Jim Simpson. Credit: Aerojet Rocketdyne

UPDATE: ABS on Dec. 21 formally announced Simpson’s arrival as ABS’s chief executive officer.

ABS Chairman Jim Frownfelter said: “We are very excited to welcome Jim to the ABS family! His extensive experience, leadership, and knowledge of the business will create significant value for the company as ABS transitions to the next phase of our long-term growth strategy. The board and I are delighted that Jim Simpson as the new Chief Executive Officer will lead the executive team to effect the company’s continuing expansion.”

PARIS — Satellite fleet operator ABS, whose flamboyant co-founder, Tom Choi, resigned in October, has selected Aerojet Rocketdyne’s Jim Simpson as its new chief executive, industry officials said.

Simpson joined Aerojet in September 2015 as senior vice president for strategy and business development after a long career with Boeing, where his last position was vice president of business development and strategy for Boeing Network and Space Systems.

Simpson and Choi declined to comment.

A move to ABS would be a remarkable career leap for Simpson, from satellite and rocket hardware manufacturers keeping close tabs on U.S. government policy to a satellite-services provider whose U.S. government exposure is minimal.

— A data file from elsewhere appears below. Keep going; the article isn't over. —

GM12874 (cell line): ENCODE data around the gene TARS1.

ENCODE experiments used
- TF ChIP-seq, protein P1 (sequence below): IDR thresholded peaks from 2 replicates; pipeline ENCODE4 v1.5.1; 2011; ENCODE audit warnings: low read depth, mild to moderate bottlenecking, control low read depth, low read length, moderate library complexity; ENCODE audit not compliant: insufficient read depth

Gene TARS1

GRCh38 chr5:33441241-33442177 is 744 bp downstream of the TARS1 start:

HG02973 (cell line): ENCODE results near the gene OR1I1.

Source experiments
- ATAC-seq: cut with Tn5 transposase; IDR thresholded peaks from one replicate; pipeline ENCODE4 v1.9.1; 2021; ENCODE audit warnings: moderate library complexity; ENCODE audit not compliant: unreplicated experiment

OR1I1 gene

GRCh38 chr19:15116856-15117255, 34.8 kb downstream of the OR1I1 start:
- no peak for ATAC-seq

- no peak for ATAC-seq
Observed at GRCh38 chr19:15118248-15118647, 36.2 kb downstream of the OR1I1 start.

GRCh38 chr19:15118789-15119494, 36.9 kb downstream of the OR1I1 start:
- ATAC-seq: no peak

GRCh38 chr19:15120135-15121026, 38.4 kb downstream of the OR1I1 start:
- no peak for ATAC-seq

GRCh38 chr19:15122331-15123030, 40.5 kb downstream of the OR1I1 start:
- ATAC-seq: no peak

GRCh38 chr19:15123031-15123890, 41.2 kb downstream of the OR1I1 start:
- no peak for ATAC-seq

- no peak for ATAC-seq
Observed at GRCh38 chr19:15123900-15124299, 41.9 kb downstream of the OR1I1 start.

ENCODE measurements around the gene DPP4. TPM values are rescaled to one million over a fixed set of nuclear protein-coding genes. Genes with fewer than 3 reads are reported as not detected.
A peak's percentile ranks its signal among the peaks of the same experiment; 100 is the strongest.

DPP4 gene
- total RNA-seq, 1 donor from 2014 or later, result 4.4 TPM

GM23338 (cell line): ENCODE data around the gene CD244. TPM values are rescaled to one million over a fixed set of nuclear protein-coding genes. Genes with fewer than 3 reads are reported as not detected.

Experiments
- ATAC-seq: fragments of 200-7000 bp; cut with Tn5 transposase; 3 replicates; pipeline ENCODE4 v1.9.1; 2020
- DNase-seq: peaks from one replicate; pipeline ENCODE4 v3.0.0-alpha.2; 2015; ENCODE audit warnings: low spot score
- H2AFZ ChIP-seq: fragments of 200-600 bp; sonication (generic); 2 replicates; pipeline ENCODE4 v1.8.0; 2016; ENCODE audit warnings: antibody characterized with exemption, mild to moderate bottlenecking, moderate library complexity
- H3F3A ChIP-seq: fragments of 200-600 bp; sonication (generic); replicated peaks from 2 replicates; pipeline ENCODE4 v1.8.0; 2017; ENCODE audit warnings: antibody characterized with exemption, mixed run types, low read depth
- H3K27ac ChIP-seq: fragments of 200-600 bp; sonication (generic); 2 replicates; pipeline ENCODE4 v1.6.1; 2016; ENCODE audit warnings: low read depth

Bermuda- and Hong Kong-based ABS operates a fleet of satellites, several purchased from previous owners, and has grown in recent years on the strength of the backing of its principal owner, private-equity investor Permira.

Permira purchased ABS in 2010 for 184 million euros, or about $224 million at the time, and since then has tripled the company’s portfolio of transponders. Permira has said its goal was to grow ABS to where it ranked among the top five commercial fleet operators in terms of revenue.

ABS has not climbed that far yet, but Permira in 2016 sought to sell the company in what Choi said was an long-expected private-equity investor’s move to monetize its investment after a few years.

Prospective strategic investors — other satelite fleet owners — said Permira was asking too much. No transaction occurrred.

Choi remains on ABS’s board and is a company shareholder but has said he will be seeking a change in career path:


It is unclear whether Permira expects Simpson to manage the business with an eye toward a near-term transaction, or to make the best of a difficult climate for all satellite fleet operators.

Satellite operators have fallen out of favor among investors, who point to slowing growth of the industry’s traditional business of video broadcasting and the huge drop in transponder-lease prices for any applications outside an established video neighborhood. Several of the major operators have seen their equity values decline by 30% to 50% in the past year.

That could make a strategic buyer hard to find.